The next generation of SmartThings hardware is now available after a lengthy delay. Samsung purchased the home automation company just over a year ago, but was optimistic when it said the next-gen hardware would arrive in April. The hub, sensors and app (available on iOS and Android) are now good to go, however, along with developer tools to get other companies on board. The new hub improves on the last version in a couple of key ways. It no longer needs an internet cloud connection to function, and can run autonomously for 10 hours on a battery if the power is cut.
With a more powerful CPU, the new SmartThings Hub no longer needs cloud computing to handle video- and sensor-monitoring chores. That allowed Samsung to introduce a new "Smart Home Monitor" feature that will give users a continuous video livestream and trigger the system to record video following pre-programmed events. Those include things like the activation of motion sensors, or tripping of smoke, fire and leak detection devices. The Smart Home Monitor features will launch in beta, however.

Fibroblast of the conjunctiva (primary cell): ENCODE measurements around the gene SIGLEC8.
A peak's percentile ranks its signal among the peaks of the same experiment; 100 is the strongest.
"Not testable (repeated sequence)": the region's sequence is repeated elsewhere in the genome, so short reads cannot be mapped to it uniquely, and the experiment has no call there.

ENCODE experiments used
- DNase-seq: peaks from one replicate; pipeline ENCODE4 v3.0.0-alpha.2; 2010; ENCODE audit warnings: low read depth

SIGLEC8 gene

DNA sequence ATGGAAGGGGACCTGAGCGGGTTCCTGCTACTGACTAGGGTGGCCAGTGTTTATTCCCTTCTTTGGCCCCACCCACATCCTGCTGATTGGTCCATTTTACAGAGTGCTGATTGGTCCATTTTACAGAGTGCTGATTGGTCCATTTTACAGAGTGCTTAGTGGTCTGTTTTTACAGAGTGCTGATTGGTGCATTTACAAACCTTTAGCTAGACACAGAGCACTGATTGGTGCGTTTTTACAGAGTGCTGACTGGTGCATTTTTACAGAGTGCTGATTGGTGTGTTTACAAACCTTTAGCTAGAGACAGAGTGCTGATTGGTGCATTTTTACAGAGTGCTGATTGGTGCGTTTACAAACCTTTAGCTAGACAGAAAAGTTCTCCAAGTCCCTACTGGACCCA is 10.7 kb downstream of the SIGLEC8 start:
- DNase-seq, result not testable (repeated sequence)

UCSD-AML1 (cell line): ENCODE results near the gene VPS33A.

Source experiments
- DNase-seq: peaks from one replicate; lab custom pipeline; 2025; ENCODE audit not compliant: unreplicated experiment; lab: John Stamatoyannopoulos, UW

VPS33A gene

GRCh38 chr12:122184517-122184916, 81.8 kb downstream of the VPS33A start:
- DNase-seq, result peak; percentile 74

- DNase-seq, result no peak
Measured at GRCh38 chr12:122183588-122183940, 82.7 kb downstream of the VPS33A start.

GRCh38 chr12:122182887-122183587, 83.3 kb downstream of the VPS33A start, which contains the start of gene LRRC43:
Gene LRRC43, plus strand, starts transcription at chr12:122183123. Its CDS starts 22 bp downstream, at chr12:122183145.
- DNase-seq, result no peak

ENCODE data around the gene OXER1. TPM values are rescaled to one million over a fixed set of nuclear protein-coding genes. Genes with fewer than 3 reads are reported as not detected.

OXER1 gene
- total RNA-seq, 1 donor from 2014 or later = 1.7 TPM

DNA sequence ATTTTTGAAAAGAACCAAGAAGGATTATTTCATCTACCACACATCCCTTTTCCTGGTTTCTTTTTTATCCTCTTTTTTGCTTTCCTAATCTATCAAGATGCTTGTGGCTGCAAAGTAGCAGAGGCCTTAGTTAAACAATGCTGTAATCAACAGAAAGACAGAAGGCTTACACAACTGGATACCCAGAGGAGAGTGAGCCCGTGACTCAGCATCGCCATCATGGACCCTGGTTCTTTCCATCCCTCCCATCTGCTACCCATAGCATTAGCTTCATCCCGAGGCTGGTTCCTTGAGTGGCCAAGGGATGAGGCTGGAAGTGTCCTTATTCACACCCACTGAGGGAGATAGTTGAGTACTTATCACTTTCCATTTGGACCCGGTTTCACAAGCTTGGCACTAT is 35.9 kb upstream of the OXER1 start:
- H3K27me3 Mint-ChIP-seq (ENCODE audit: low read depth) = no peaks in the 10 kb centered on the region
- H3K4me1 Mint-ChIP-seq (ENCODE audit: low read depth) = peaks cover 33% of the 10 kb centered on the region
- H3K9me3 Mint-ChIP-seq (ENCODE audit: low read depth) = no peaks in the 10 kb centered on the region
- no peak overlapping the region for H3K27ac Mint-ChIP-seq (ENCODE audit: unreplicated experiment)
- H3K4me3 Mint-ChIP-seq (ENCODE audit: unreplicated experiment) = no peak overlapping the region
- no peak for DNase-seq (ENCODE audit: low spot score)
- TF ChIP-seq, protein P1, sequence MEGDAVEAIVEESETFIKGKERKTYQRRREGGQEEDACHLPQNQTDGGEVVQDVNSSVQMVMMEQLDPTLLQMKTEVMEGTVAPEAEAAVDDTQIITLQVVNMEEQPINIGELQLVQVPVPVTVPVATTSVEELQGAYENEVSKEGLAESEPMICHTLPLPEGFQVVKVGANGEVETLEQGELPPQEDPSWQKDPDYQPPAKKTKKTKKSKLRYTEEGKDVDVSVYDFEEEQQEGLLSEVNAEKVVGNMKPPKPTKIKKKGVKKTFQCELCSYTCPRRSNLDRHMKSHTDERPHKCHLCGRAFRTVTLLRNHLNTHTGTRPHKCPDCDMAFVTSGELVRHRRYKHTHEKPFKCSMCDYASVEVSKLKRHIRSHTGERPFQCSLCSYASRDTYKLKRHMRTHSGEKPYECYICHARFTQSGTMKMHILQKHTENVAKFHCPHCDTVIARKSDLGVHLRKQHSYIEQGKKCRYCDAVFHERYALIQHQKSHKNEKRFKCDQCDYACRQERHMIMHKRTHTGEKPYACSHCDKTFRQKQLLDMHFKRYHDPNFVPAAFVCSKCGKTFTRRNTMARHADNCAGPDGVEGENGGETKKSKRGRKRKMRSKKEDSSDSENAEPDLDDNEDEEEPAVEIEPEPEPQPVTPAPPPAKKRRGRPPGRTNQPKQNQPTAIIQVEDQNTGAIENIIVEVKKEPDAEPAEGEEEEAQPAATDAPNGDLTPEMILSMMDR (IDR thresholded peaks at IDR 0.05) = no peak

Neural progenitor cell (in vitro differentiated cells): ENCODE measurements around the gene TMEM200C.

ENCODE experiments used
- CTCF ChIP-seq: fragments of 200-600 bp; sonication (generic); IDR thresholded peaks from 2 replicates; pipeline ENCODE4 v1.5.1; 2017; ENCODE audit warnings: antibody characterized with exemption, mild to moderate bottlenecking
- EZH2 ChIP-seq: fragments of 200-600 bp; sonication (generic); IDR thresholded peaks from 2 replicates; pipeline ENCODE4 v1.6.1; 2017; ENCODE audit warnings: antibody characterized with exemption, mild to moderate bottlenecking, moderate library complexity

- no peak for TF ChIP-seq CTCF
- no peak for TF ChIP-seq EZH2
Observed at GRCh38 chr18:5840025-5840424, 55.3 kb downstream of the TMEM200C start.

To control the system and see video feeds, users will get updated iOS or Android apps. They've been redesigned to help you arrange sensors and devices by room, and program actions like turning on lights, unlocking doors and turning off alarms (or combinations of all those things). SmartThings now supports around 200 devices, including Amazon's Echo and its own SleepSense tracker, and has announced new partners including Honeywell, Yale, D-Link, Bose and others. It also supports devices that use the ZigBee and Z-Wave standards. The SmartThings Hub is now available from Samsung and Amazon for $99, with sensors priced from $30 to $55. UK residents can also nab the hub at Currys PC World for £99, or a starter kit including the hub and several sensors for £199.
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